Gerald Clayton is a talented under 30 jazz pianist with a growing body of work as a sideman and as a session leader. On albums co-led by his dad and uncle bassist John and saxophonist Jeff Clayton, the young Clayton has proven he can stomp with the big boys. No one familiar with his work would dispute he's undeserving of the accolades and press he’s received at this leg of his development.
As a session leader, Clayton is laid-back and he likes to cook original music. And he's comfortable playing at a cruise-control tempo, which is fine and works. Clayton plays beautifully, and stylistically he’s indebted to the jazz pianist Brad Mehldau. The downside to being infatuated over one player or one particular style is it’s hard to break. Clayton is stuck in this Mehldau phase.
Clayton’s albums “two-shades” and “Bond the Paris sessions” were excellent but not breakthroughs. Last month, Concord Records released Clayton’s debut for the label “Life Forum,” which many who had their eye on Clayton for a while hoped would be that breakthrough.
Sadly, “Life Forum” is a letdown. Clayton borrowed from the pages of the pianist Robert Glasper's and the bassist Esperanza Spalding's playbook. Two players of Clayton's class restless with pure jazz. They are into deluding jazz with other genres. “Life Forum” is all over the place, or an experiment gone awry.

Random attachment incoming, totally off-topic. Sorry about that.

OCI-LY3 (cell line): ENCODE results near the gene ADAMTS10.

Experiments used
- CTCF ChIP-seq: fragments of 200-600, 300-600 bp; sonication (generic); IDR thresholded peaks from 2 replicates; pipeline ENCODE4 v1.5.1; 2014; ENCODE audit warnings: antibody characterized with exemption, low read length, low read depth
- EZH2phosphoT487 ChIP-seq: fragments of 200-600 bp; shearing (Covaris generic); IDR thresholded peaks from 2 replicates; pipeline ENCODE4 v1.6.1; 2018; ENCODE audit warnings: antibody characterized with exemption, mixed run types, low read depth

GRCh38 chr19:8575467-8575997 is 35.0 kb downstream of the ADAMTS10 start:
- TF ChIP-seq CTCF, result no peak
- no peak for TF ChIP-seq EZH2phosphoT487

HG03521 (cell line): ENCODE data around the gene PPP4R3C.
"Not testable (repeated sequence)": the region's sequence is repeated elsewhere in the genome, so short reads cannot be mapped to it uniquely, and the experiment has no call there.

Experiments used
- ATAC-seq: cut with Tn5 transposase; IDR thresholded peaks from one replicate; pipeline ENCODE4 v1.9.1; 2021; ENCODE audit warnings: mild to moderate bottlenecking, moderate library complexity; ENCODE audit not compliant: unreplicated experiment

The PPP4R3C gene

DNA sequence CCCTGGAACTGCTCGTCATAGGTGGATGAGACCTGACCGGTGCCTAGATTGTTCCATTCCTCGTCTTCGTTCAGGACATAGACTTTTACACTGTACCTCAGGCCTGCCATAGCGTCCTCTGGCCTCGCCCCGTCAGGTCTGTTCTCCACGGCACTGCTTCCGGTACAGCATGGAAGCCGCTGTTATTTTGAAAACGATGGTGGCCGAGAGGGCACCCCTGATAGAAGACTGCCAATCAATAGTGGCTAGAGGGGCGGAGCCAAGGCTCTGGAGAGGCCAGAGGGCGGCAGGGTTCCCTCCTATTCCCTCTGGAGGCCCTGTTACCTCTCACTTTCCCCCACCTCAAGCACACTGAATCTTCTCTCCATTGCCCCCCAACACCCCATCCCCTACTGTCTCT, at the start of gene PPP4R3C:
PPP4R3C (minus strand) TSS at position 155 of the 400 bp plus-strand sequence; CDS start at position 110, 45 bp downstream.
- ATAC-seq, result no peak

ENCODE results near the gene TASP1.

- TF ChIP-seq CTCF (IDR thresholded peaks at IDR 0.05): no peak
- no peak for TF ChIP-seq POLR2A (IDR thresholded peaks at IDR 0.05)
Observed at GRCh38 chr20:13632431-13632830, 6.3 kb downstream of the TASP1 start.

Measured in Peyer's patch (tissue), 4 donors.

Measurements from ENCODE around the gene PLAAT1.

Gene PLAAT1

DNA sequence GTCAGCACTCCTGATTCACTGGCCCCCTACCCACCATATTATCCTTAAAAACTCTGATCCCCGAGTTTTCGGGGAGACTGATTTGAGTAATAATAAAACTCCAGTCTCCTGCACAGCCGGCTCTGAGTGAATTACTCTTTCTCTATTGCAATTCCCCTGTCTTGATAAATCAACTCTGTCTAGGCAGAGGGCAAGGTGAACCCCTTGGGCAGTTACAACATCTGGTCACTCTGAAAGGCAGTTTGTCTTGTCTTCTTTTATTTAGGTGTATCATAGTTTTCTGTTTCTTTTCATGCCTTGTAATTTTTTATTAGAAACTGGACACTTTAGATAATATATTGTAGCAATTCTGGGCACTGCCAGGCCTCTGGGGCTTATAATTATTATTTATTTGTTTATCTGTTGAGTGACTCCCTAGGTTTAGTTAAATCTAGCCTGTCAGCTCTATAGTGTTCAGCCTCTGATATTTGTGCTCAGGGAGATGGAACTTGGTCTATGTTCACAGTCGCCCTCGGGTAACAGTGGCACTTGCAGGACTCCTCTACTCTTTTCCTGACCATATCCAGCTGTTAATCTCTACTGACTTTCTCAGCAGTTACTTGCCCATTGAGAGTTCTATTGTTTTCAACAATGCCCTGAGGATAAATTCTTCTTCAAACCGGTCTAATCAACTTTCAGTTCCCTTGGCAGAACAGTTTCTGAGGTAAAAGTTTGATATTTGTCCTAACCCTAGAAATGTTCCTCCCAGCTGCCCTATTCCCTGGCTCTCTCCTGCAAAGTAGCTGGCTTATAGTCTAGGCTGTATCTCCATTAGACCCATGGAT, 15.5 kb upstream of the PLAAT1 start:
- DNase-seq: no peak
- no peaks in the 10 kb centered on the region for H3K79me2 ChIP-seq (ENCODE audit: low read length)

It’s within Clayton’s rights to stretch out or to challenge himself by experimenting with bigger groups. Honestly, Clayton was coming along swimmingly with his trio bassist Joe Sanders and drummer Justin Brown. It's hard these days to fine a good down to earth jazz trio album. Clayton had the right mix.
“Life Forum” has some special guests. There’s several cuts with vocalists Gretchen Parlato and Sachal Vasandani. Both are wonderful and have impressive works as leaders. Unfortunately, Clayton didn’t give them anything exciting to do.
Both are a bore on this album. On “Dusk Baby,” Vasandani sounds like smooth jazz vocalist Michael Franks, a career bore. And Clayton teaming Parlato and Sachal on “Like Water” seemed sensible on paper but the result would make a caffeine junky drowsy. On other cuts, Clayton relegated them to nothing more than background vocalists.